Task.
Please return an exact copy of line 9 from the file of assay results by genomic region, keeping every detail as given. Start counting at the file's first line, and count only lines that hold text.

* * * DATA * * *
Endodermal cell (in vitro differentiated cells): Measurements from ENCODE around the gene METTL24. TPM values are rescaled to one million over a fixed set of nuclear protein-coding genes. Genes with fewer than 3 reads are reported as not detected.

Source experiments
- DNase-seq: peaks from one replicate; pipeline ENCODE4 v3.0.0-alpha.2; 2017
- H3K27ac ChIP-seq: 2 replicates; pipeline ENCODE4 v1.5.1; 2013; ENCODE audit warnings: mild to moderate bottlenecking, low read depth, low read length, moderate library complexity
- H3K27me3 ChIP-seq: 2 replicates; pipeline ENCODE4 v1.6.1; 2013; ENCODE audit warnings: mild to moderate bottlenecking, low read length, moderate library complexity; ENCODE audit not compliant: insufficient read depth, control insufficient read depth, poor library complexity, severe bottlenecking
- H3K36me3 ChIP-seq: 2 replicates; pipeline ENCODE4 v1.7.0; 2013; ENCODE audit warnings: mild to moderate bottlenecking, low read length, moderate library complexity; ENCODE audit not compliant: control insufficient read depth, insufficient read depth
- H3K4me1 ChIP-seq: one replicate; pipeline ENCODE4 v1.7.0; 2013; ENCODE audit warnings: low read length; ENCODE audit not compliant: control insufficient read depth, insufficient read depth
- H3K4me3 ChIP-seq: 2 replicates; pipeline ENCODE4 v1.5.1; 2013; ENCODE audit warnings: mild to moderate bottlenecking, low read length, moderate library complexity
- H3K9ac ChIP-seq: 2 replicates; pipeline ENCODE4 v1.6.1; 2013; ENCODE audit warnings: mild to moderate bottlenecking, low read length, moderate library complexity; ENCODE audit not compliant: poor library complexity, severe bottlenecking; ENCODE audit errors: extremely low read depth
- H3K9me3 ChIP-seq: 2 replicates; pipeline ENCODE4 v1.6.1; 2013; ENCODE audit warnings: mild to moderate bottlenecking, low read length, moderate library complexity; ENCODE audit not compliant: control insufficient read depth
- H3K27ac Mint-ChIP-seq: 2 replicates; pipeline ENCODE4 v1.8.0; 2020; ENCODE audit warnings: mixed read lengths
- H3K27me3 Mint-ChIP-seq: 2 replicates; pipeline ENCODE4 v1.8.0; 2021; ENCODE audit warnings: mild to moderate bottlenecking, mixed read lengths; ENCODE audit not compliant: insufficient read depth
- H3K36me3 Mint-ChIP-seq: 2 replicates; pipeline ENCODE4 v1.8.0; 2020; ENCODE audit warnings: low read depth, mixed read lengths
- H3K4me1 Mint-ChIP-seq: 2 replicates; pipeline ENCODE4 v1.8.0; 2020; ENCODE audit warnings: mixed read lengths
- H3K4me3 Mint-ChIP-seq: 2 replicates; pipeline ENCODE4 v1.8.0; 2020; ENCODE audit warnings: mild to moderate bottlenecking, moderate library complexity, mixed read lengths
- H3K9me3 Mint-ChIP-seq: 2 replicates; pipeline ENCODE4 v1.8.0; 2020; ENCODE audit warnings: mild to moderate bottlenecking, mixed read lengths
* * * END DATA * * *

- H3K9ac ChIP-seq: 2 replicates; pipeline ENCODE4 v1.6.1; 2013; ENCODE audit warnings: mild to moderate bottlenecking, low read length, moderate library complexity; ENCODE audit not compliant: poor library complexity, severe bottlenecking; ENCODE audit errors: extremely low read depth